Additionally, renderSearch() looks for the data attributes of the wrapper element, and if there is a styling-function attribute given, it will look for that function name in the scope and apply it on the element. This is our opportunity where we can style the element

window.__gcse = {
  parsetags: 'explicit',
  callback: renderSearchForms
};

In this code snippet, we set a callback variable in the global scope, so that GCSE uses this internally and executes the callback function when it has finished loading. This is the part which makes this method so much better than the setTimeout()solution for editing the placeholder (or anything else) of the input field.

Test Run

So far, we have included everything needed to render a search box and the results. If you have node.js installed, go into the folder where you placed the index.html and app.js files, and run the http-server command. Which will server the content from the folder on localhost on port 8080 by default.

Styling Function

Now we are ready to add the custom styling function to the search div. Go back to index.html and on the #searchForm div, add a styling-function attribute


 
 

Now go into app.js and on top of the file, under the config variable declaration, add a new function:

var removePlaceholder = function(div) {
  var inputField = div.querySelector("input.gsc-input");

  // Change the placeholder
  inputField.placeholder = "Search SitePoint";

  // Remove the background
  inputField.style.background = "none";

  // The background will get re-attached on blur, so add an event that will also remove it on blur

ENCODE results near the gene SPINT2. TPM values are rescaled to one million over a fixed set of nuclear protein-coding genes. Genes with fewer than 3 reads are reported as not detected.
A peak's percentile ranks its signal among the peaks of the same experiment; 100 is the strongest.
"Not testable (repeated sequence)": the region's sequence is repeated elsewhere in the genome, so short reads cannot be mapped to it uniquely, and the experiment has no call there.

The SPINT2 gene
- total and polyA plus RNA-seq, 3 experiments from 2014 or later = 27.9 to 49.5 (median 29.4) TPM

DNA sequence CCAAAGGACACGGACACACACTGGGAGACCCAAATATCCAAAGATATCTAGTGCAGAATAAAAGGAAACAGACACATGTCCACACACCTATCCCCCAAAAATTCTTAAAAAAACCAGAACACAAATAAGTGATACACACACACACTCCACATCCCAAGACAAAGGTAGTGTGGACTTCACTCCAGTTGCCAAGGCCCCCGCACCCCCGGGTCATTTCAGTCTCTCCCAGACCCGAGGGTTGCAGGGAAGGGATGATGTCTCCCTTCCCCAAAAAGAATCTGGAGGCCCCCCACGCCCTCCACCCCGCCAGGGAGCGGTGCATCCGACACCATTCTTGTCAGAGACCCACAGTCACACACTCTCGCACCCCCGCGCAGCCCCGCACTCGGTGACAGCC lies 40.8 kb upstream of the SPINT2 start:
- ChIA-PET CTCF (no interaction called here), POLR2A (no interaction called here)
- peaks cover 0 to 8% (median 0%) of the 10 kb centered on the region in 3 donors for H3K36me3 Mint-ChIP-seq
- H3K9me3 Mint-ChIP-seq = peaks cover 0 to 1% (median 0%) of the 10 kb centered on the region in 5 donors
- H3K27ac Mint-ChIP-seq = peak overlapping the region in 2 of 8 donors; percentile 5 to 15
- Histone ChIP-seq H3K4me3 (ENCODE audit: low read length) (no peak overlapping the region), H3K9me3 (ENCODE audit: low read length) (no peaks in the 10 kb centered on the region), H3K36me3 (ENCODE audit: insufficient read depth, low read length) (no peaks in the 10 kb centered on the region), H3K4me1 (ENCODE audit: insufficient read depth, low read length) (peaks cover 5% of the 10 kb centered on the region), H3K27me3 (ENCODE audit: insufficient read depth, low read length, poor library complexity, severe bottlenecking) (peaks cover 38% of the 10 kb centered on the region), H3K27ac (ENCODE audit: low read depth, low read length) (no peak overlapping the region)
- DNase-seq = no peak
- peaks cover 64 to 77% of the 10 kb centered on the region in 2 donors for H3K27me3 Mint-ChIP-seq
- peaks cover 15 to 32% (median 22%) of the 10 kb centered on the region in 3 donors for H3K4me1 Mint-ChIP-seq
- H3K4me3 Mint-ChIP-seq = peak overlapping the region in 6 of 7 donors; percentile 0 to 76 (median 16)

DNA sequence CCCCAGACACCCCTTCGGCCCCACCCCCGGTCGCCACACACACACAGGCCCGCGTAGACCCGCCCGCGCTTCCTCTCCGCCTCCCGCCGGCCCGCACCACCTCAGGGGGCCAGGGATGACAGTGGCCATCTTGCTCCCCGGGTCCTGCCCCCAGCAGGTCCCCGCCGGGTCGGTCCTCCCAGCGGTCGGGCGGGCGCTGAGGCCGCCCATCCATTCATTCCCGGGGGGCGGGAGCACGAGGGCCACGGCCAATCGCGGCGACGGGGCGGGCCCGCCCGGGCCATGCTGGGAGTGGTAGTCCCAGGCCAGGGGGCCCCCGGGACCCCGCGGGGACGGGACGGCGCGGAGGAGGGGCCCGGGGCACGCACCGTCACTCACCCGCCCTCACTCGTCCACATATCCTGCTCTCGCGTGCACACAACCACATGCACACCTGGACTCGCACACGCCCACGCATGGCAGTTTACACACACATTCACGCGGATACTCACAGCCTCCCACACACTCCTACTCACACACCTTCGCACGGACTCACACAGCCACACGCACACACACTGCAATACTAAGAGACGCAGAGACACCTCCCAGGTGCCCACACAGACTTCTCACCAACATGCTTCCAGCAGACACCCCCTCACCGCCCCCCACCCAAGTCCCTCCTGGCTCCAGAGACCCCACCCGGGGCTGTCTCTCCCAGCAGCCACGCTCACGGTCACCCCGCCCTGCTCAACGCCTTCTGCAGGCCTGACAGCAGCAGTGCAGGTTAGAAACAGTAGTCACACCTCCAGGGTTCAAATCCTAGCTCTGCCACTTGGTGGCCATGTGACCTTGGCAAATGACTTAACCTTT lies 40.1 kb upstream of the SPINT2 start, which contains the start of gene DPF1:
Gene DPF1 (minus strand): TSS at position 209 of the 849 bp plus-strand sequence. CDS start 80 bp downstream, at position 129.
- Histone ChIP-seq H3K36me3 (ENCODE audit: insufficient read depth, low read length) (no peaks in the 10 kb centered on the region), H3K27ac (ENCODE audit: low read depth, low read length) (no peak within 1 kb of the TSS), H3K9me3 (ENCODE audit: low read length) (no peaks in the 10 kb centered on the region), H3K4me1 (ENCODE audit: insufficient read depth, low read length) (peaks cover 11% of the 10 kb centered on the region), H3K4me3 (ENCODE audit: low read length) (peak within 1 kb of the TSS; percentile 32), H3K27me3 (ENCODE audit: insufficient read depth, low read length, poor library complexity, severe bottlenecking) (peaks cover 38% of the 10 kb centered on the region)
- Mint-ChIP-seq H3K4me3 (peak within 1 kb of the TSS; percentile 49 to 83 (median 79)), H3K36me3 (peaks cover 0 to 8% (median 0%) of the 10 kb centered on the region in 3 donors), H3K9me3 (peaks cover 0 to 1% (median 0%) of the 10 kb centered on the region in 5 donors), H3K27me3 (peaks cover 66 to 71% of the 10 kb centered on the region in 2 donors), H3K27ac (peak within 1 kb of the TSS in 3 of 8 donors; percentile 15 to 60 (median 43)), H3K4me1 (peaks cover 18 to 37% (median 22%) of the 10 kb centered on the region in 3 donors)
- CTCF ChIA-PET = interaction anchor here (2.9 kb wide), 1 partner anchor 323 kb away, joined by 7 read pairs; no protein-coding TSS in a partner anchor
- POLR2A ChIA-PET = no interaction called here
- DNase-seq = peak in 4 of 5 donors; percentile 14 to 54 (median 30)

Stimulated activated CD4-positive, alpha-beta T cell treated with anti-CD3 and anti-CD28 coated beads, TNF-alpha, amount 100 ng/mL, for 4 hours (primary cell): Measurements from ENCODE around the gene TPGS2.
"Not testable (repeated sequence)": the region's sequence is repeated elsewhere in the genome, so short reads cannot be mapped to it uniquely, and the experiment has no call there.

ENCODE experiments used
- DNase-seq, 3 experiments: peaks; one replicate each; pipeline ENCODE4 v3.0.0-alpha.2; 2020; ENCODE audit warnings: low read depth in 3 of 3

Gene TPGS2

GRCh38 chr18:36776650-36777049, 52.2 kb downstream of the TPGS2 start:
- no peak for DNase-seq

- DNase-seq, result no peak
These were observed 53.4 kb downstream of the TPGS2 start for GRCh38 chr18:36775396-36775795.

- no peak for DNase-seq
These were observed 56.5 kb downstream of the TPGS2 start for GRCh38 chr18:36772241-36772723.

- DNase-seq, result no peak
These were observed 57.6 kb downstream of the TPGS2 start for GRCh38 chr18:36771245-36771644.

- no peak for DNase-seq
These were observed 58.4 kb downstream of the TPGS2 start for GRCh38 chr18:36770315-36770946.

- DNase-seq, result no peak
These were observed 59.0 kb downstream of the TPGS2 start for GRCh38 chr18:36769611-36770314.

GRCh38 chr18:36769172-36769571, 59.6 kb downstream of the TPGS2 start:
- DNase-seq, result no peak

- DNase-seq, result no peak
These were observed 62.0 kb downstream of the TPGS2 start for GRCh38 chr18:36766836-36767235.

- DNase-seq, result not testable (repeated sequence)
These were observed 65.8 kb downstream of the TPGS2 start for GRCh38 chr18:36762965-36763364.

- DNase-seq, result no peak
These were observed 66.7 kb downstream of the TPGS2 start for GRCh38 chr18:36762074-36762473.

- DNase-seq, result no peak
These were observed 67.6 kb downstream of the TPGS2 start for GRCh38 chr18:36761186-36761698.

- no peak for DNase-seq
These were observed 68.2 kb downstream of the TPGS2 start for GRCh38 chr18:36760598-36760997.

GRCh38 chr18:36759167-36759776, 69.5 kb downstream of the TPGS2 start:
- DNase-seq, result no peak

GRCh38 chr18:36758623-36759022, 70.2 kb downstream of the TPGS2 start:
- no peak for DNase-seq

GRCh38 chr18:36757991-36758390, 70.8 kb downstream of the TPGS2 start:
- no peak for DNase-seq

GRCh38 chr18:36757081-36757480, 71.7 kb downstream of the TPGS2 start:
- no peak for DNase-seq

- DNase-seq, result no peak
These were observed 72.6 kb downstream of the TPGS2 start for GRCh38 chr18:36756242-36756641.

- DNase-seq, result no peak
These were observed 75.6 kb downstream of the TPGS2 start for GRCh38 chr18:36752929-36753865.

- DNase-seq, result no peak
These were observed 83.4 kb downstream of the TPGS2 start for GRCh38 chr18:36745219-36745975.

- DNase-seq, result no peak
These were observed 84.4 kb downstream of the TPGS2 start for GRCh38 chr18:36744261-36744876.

// Another way to do this would be to de-attach the element from the DOM and then re-attach again, hence wiping the listeners
  inputField.addEventListener("blur", function() {
    inputField.style.background = "none";
  });
};

For setting up a simple search quickly, especially if the site is just static HTML, the Google Custom Search Engine works perfectly. With a little bit of JavaScript it’s possible to customize not only the search form, but also the results page, providing a more seamless experience for users.

How to Style Google Custom Search Manually

Website owners very often decide on using Google’s Custom Search Engine (GCSE) for searching through their content instead of using built-in and/or custom search functionality. The reason is simple – it’s much less work, and most often it does the trick. If you don’t need advanced filters or custom search parameters then GSCE is for you.

Posted on 07-10-2016 

Comment:

To comment you must be logged in members.

Files with category

  • Mini Youtube Using ReactJS

    Mini Youtube Using ReactJS

    View: 25    Download: 2   Comment: 0

    Category: Javascript     Fields: none

    This is one the best starter for ReactJS. MiniYoutube as the name suggests is a youtube like website developed using reactJS and youtube API. This project actually let's you search , play and list youtube videos. Do check it out and start learning...

  • Angular 6 Starter with Laravel 5.6 API Service

    Angular 6 Starter with Laravel 5.6 API Service

    View: 62    Download: 0   Comment: 0